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07-12-2009, 09:47 PM   #31
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QuoteOriginally posted by nostatic Quote
Higher MP count in an APS-C sensor? Why would you want that?
One might ask the same thing about full frame, eh? I mean, we were told that the FF systems were going to be inherently better because of the lower pixel density, but now these 22MB monsters are hitting similar pixel density to APS-C. Now they're better because they have more dots. Do you think they'll stop there? I don't. And they'll still say that FF is better, because they said so.

07-12-2009, 09:56 PM   #32
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QuoteOriginally posted by ozlizard Quote
If Pentax want to match it with the big guys (and I hope they do) then they need to produce a 20+ megapixel FF camera aimed at the serious photographer and professional. I understand the market pressures to include all the bells and whistles (or gimmicks for the more cynical) but please foreget the video, move on from the K7 and give us a camera to match the best!
Ah, Canon/Nikon marketing strikes again! If Pentax made a full frame sensor, it wouldn't make ANY DIFFERENCE in Pentax's market share. None. The LX was every bit the camera the F1 was, but Canon sold about a gozillion F1s while Pentax remained low in the pack. I know - I wanted an LX really bad, but F1s were so much easier to come by. If it hadn't been for the ubiquitous K1000, Pentax would have been dead last. Not because of the quality of their product. Guess what - all those cameras were FULL FRAME... It was because Canon and Nikon out-marketed them, and they're doing it still.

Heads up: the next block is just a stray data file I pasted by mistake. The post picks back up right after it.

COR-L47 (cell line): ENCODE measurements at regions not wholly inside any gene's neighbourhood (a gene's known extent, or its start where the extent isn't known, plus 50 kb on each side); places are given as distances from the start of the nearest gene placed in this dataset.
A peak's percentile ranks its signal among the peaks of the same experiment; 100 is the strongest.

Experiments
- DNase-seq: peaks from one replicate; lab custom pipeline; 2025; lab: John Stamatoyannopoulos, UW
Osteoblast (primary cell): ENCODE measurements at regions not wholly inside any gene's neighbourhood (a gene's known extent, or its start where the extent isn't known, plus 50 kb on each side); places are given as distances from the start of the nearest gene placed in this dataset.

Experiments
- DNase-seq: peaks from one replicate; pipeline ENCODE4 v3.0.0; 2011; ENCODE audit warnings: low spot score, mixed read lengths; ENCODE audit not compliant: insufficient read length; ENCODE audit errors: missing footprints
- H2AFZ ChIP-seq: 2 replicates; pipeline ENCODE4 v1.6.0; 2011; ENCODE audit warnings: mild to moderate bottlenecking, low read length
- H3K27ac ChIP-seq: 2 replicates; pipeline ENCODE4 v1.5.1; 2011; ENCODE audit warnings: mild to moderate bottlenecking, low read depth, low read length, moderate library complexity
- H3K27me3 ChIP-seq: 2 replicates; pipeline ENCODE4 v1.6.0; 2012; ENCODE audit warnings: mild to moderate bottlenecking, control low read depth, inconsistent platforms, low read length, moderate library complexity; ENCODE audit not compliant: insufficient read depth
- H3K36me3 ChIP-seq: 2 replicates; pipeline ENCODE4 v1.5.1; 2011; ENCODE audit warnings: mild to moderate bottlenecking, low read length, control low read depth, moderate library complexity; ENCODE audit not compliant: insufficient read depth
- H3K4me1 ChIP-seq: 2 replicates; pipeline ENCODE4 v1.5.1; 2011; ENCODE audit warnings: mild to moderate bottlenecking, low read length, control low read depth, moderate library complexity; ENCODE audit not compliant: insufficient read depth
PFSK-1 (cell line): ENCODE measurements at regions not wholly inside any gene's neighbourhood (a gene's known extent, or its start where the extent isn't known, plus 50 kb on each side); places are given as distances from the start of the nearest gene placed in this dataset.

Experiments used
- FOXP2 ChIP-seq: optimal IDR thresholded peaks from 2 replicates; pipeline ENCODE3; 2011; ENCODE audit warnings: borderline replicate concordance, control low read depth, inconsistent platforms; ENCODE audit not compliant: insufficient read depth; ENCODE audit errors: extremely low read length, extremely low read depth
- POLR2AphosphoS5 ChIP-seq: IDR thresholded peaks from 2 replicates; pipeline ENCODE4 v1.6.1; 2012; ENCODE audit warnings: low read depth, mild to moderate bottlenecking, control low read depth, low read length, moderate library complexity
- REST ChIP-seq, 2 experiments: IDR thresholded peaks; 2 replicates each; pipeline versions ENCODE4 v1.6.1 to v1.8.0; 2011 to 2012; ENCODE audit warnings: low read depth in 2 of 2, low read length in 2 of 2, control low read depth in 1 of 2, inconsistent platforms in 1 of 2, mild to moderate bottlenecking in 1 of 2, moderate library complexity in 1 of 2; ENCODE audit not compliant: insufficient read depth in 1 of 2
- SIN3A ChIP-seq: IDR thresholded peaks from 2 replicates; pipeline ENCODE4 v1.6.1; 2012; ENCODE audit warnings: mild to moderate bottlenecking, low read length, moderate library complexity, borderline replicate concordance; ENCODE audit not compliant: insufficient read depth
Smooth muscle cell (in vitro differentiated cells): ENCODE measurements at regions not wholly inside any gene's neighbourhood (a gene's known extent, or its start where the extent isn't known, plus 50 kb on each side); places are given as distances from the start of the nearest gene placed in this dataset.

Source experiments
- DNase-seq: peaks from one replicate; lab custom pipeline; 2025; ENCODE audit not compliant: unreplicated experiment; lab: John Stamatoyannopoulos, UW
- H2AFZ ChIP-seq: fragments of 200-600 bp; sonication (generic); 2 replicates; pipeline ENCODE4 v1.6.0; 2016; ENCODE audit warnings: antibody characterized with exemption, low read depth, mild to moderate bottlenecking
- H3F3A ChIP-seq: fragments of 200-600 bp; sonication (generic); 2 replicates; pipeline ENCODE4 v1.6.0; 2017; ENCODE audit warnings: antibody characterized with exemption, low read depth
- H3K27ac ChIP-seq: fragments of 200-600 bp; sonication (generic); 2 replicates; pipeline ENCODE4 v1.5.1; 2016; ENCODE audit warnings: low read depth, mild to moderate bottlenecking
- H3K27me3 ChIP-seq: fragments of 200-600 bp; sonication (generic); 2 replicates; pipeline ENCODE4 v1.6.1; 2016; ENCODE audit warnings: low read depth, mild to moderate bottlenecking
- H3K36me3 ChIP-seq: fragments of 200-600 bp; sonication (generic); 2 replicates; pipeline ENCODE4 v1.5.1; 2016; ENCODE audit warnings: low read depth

There's less difference between the full frame sensor's performance and the APS-C sensor's performance than there was between different types of film. There's *certainly* not as much difference between APS-C and FF as there was between 35mm and medium format. And I promise if we go through pixel-peeper.com and pull images from FF and APS-C, print 'em at 11x17 (a full cover bleed for a glossy magazine), you won't be able to tell the difference if I don't tell you which is which. If Pentax fielded the D645 it could deliver both higher pixel count and lower noise, with better dynamic range thrown in just for fun; do you think Canon and Nikon shooters would switch in droves because it produced better images?
07-12-2009, 10:03 PM   #33
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QuoteOriginally posted by vincentgargano Quote
...this is going to hurt
not from me it won't as I agree with you fully.
07-12-2009, 10:10 PM   #34
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QuoteQuote:
If Pentax made a full frame sensor, it wouldn't make ANY DIFFERENCE in Pentax's market share
I disagree. If money had not been a problem I would have probably purchsed a Canon 5d II. However if Pentax had something comparable (which would probably also be cheaper) I would have definately gone with Pentax. Professionasl choose the Canon because it is the best in it's class but give them a choice and who knows?

07-13-2009, 01:28 AM   #35